By now, we know that mentors and sponsors are critical for our career advancement. We need mentors who can be our sounding boards and give us advice, and we also need sponsors who push us toward stretch opportunities and have our backs behind the scenes.
Mentor and sponsor relationships with women may come more naturally than those with men, but there simply aren’t enough senior women to go around. We ask a lot of senior women. It’s time we ask senior men to do more to help level the playing field for women in the pipeline to the top.
Caroline Ghosn, Co-Founder and CEO of the online mentoring platform Levo League, explained, “Given the ratio of women and men in leadership today, having one-to-one mentoring interactions with only senior women won’t work on its own or be available to everyone who needs them; this is a necessary but not sufficient part of the mentorship puzzle. We need to do two things. First, we need to cultivate relationships with male mentors. Second, women can try turning to resources – like Levo – that access the relatively scarce group of female mentors through technology and provide a one-to-many system of mentoring.”
Levo recently invited Warren Buffett to serve as a mentor within its Office Hours mentoring series, and the company plans to open the doors to more male mentors in the future. Ghosn suggested that women can advance more rapidly by keeping an open mind about the gender of their mentor or sponsor, and making an effort to reach out to senior men for advice and advocacy. Here’s how.
Challenges to Male Mentorship
According to the 2011 Center for Talent Innovation report The Sponsor Effect, senior men shy away from mentoring or sponsoring junior women because of assumptions about what that relationship entails. In a Harvard Business Review blog post, Sylvia Ann Hewlett, founding president and CEO of the Center for Talent Innovation, writes, “However, fear of being even suspected of an illicit sexual liaison causes 64 percent of senior men to pull back from one-on-one contact with junior women; conversely, for the same reason, 50 percent of junior women are hesitant to have one-on-one contact with senior men.”
“It’s an unfortunate situation,” Ghosn commented. “If I sit down with Sheryl after work for a drink to get some advice it looks one way. But if Sheryl turns into Sam and we do the same thing, it’s viewed differently by society. That perception barrier makes mentorship difficult.”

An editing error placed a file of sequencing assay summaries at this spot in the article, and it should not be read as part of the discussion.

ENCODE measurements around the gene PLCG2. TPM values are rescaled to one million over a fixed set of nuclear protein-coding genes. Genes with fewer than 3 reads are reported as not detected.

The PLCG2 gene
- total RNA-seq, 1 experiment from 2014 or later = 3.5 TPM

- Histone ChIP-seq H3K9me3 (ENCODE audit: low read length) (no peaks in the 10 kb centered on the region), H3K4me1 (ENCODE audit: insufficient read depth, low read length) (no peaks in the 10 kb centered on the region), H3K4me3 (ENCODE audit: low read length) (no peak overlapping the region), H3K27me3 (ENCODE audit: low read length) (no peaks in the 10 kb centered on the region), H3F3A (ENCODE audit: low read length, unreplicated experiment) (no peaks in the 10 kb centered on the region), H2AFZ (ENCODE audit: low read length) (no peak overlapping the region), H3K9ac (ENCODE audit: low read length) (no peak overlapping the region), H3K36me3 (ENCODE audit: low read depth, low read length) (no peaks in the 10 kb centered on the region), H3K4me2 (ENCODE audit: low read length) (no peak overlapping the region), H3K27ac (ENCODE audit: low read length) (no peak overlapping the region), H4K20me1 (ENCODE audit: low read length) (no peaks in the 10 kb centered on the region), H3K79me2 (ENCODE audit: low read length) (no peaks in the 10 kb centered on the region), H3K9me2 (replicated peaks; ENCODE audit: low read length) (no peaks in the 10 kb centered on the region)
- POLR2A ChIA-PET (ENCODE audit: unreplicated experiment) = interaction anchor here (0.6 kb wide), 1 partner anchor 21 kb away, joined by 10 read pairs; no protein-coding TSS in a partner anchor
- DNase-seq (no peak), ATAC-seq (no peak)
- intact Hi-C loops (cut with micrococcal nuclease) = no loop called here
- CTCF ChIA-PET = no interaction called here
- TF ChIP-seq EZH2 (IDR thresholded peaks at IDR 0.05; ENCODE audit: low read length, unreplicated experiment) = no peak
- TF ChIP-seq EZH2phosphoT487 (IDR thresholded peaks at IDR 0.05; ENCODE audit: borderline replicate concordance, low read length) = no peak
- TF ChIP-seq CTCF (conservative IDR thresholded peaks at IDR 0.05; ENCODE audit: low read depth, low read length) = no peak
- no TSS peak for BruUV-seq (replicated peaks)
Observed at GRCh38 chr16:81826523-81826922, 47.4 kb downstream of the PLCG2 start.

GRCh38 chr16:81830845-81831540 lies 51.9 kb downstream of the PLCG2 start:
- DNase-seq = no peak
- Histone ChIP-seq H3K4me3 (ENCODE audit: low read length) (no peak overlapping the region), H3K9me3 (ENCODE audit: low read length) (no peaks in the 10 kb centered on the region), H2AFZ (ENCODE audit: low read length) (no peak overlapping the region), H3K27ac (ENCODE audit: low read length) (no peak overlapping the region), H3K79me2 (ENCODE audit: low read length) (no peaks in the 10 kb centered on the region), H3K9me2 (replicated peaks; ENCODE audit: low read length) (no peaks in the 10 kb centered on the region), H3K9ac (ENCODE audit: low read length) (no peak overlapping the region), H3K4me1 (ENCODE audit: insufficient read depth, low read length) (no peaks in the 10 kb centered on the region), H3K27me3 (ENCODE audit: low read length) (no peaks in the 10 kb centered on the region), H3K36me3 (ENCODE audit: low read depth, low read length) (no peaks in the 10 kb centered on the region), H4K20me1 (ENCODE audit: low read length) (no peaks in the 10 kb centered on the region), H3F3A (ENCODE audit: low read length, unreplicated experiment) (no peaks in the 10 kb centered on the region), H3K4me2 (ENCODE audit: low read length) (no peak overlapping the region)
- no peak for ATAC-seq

But the reality is that the majority of people at the senior level – those with the experience to provide you with good advice or the ability to pull strings on your behalf – are men. And as women flood the entry and mid levels of the workforce, we all have to find ways to work together. If companies can’t make it possible for women and men to interact in mentor or sponsor relationships, they risk losing key talent as women leave for companies that have made the effort to build an inclusive environment.
Ghosn herself benefited from a male sponsor at her previous role at McKinsey. “He was the reason I applied for a challenging fellowship. I didn’t feel like I had all of the qualifications, but he pointed out that I had a lot of skills that were useful to the position. He said ‘You can’t underestimate yourself.’”
She applied and got the fellowship. She recalled, “He sponsored me by putting me in a position with a lot of responsibility and pushing me. There was also a lot of value in terms of helping me build confidence.”
One way to seek out male mentors and sponsors is to look for those with working wives, sisters, or daughters. “During the Office Hours with Warren Buffett, he shared that at 82 years old, he has witnessed a changing cultural dynamic. When he was growing up, he was encouraged to work and pursue his ambitions, while his two sisters, who he said were just as smart as he was, weren’t encouraged to work. He said that kind of thinking has amounted to a waste of human potential.”
She continued, “He said, ‘As a CEO, if someone told me there was untapped potential in my company, I would mobilize the resources to access it.’”
Tips for Success
Senior men can counter the perception barrier to meeting with junior women, Ghosn says. For example, they can make a rule that they only meet with proteges – both male and female – during working hours, for breakfast or lunch, but not after work. “It creates a level playing field and changes that perspective,” she explained.
She also advises everyone to reexamine our own prejudices – it’s important not to make assumptions when we see senior men mentoring junior women.
Women seeking male mentors and sponsors can also benefit by being specific and vocal about their needs. Ghosn says, “On Levo, our mentors are more likely to answer questions by people with a complete profile who ask thoughtful questions.”
Similarly, in the office, being specific can go a long way to securing helpful advice. “Mentoring is not about turning to another individual and asking them to solve something A to Z. It’s about going from one level to the next, asking a person who has particular expertise on something specific about how to get to that next level.”
“Demonstrate to your mentors that you are really listening to their advice. Use it well,” she added. “It really shows that you are respectful of their time and are appreciative of it. One thing I’ve really learned through my experience at Levo League is that people really want to help you. Moreover, they want to help people who want to help themselves. It’s our human instinct to build that community.”